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Information is the New Currency

  |   leadership, motivation, vision   |   No comment

Information is the currency we trade with in our business as we grow and innovate.

 

It helps us anticipate trends within our industry, it makes us aware of what our competitors are doing, and it triggers new ideas. It determines directions we will take and reminds us of what we need to know more about.

 

We all gather information informally through conversations, casual encounters, networking, reading, and observing. Other times we seek it deliberately through research and targeted questions.

 

But how do we ensure that the information we gather is worthy of our efforts? And do we need all the information we gather in this age of information?

 

As the new millennium dawned, Tom Davenport and Larry Prusak’s new book Working Knowledge: How organizations manage what they know was published by Harvard Business School Press. It offered remarkable insight into what makes information so valuable to us, and how businesses needed to stay attuned to the information they receive if they are to survive in the digital age.

 

Davenport and Prusak reminded us that all businesses generate and use knowledge, and all business actions are taken based on the firm’s knowledge, experiences, values and rules.

 

Knowledge in today’s business climate starts with the information we collect. You absorb information, then you turn it into knowledge. Finally, to complete this cycle, you take action based on the information you take in based on it in combination with your experiences, values and method of doing business.

 

Gathering information is not a start and finish task for your business. You cannot do a lot of research at the start-up phase of your company and then forget about absorbing new information. It is an ongoing process, day-by-day, and even minute-by-minute.

 

How do you weigh the value of the information you gather?

 

There are three measurements for value in information.

 

The first is whether or not it is accurate. It is tough to determine that. Even analytics from trusted sources and statistics from your own accountant can be skewered to show a more favorable or more disagreeable picture than true reality reflects. What you can determine from accurate information repeatedly taken from the same supposedly reliable source is trends.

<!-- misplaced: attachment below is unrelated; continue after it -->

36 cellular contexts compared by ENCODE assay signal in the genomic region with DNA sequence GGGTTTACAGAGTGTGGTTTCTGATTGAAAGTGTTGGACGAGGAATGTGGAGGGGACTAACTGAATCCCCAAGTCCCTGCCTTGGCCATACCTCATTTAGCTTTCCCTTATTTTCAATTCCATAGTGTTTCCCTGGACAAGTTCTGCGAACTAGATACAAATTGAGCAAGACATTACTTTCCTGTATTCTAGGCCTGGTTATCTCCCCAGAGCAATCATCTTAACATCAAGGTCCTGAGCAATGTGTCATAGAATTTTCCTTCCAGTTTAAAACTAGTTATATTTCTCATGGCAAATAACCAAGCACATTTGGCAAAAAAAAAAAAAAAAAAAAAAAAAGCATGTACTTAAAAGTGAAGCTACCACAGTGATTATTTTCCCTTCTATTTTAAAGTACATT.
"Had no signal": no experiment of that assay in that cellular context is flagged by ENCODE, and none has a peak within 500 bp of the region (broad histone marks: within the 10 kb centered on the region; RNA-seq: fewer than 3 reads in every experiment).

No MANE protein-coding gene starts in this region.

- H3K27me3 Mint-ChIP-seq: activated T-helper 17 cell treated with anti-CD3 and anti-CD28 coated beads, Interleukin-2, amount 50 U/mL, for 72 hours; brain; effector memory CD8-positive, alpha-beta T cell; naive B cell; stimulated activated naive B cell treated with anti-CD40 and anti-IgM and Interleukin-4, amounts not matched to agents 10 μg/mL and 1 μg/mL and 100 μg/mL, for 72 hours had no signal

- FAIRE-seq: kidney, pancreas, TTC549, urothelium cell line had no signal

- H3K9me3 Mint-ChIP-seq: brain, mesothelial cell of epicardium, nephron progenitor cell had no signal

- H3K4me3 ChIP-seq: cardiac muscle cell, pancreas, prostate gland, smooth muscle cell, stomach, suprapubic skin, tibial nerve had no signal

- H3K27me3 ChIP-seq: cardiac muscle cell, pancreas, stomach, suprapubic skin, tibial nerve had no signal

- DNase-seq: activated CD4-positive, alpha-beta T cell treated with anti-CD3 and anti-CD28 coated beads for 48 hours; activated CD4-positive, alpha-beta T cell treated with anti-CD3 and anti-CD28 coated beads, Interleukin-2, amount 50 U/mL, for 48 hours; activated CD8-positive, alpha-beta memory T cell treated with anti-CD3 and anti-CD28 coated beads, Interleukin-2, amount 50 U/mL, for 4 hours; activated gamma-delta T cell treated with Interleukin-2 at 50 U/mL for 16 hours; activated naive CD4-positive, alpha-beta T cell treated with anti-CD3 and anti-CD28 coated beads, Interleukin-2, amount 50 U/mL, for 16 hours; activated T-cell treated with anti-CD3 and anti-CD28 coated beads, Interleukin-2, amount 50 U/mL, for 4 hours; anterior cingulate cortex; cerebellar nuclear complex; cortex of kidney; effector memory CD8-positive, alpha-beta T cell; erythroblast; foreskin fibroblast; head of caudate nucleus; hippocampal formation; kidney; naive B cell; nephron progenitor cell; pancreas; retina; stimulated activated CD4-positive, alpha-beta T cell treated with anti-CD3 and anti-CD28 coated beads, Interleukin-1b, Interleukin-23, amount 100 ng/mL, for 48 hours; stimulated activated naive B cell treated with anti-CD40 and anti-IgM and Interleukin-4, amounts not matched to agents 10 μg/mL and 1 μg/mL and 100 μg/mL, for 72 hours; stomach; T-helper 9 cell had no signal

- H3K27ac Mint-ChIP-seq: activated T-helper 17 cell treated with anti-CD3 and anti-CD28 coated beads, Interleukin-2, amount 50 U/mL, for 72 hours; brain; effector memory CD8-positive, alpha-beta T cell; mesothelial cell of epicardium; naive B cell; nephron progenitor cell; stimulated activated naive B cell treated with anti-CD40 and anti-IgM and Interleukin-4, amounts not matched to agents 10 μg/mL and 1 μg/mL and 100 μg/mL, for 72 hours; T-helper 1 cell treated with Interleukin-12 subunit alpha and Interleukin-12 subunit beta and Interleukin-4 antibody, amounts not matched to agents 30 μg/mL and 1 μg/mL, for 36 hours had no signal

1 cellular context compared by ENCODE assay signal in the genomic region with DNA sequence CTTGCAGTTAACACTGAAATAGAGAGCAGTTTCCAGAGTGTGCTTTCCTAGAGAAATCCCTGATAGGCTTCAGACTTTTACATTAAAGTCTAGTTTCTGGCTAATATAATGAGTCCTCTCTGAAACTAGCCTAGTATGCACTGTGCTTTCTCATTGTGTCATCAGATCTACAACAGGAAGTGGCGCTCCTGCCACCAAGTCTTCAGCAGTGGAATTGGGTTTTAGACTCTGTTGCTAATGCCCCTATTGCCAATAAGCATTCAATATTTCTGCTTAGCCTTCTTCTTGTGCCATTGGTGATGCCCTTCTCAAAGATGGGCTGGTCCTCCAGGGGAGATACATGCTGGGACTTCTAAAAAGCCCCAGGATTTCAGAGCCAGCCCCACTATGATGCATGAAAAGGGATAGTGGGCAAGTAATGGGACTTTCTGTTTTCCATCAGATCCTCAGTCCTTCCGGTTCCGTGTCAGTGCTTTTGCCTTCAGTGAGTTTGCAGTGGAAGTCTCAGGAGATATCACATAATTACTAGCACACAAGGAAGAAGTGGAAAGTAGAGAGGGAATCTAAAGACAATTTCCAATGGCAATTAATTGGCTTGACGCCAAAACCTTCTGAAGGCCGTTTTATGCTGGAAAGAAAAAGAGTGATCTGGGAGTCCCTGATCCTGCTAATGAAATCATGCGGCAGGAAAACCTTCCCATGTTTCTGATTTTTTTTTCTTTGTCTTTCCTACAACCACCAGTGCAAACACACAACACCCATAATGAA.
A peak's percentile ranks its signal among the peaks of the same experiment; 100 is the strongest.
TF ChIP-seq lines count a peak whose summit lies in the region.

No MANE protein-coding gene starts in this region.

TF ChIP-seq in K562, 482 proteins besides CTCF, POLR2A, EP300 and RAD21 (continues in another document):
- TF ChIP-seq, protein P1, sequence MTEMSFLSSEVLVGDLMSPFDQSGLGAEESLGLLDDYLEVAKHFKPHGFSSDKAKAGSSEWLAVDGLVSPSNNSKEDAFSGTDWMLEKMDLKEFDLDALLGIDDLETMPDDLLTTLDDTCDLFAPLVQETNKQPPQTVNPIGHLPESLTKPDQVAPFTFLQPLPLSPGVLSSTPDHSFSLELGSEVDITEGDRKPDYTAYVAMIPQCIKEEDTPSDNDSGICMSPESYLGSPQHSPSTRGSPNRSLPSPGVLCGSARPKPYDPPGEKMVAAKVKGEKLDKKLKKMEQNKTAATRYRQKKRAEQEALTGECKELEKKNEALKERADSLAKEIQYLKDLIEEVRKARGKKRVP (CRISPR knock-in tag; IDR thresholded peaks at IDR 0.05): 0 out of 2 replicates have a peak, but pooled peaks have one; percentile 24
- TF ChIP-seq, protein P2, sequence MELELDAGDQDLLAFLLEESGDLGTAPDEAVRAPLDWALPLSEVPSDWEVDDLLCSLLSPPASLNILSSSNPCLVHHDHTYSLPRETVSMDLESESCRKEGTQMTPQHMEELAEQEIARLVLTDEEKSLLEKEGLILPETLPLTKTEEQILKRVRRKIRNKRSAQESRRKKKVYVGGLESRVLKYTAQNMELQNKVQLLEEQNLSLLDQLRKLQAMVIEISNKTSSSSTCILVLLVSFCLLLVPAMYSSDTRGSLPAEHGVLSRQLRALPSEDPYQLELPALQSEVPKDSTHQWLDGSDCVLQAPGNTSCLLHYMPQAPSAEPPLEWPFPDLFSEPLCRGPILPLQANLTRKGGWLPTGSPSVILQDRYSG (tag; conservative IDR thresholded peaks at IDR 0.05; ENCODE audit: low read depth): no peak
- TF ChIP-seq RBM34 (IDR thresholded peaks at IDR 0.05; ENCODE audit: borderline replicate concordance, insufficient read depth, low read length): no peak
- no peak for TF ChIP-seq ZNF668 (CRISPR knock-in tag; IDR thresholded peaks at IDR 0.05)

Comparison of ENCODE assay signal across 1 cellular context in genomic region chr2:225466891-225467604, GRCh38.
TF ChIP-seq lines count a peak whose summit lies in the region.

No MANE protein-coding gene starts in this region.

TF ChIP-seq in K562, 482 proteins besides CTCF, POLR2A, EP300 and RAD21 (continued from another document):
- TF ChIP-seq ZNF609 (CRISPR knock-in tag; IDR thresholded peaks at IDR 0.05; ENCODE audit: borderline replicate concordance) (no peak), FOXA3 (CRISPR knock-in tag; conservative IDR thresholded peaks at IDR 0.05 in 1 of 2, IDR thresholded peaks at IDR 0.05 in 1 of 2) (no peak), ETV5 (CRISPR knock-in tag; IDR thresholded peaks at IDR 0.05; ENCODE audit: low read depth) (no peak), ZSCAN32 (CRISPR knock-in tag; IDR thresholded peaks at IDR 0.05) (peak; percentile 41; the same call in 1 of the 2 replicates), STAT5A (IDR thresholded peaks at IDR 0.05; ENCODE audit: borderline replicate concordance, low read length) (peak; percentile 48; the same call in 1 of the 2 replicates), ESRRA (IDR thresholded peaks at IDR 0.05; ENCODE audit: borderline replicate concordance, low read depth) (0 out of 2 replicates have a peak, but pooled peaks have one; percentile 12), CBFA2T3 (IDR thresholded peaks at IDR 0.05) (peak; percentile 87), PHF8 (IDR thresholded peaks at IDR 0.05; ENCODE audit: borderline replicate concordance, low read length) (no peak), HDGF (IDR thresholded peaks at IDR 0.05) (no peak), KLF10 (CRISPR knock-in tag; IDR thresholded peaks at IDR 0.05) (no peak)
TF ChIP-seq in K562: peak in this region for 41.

For example, if you recently purchased a new weight scale and on the first day you weighed yourself, you thought it was a little off because you weighed more than you thought, you have received information (the amount of your weight on that scale on that day) but you aren’t entirely sure it is accurate.

 

But if you weigh yourself daily on that same machine, you will see whether your weight goes up or down from that original number, and that will be an accurate indicator of a trend.

 

Next you have to look at the timeliness of the information you gather. Does it reflect what happened today, this week, this year, or three years ago? Information that is as close to the moment of time as you are in is the most valuable.

 

The third component of business information’s value is its relevance. Does the information you have just received apply to any of the business options you are currently consider or might want to consider in the future? Information that has no relevance to you is just mental clutter; get rid of it.

 

There is one final think to consider about information and that is how well you and your business have set up a system to access it when you need it. You can have excellent, valuable information, but if you can’t find it, if there is no system of organization for it, and no way for it to be quickly given to those who need it, you might just as well not have it at all.

 

Set up a culture of information within your organization, and with it a system for information access. It could be as simple as an alphabetical filing system either with paper on in Cloud storage, but find a way to ensure that it can be found. Build a knowledge corner within your office or company where crucial reports for your company can be readily accessed by all who need them.

 

If information has value to you, keep it in an easy to access information bank.

 

Otherwise, you will be making decisions based on vague recollections, and that is when big mistakes start to happen.

 

Paula Morand is a leadership building, revenue boosting, strategy expanding keynote speaker, author and visionary. This dreaming big and being bold leadership expert and brand strategist brings her vibrant energy, humor and wisdom to ignite individuals, organizations and communities to lead change, growth and impact in a more bold fashion. 

24 years, 27,000 clients, 34 countries, 15 books, former radio personality, 11x award winning entrepreneur and humorous emcee.

Check out Paula’s bestselling books on Amazon: “Bold Courage: How Owning Your Awesome Changes Everything”, “Dreaming BIG and Being BOLD: Inspiring stories from Trailblazers, Visionaries and Change Makers” book series; and her newest release “Bold Vision: A Leader’s Playbook for Managing Growth”.  

For speaking inquiries email bookings@paulamorand.com or call toll-free 1-888-502-6317.

 

 

 

 

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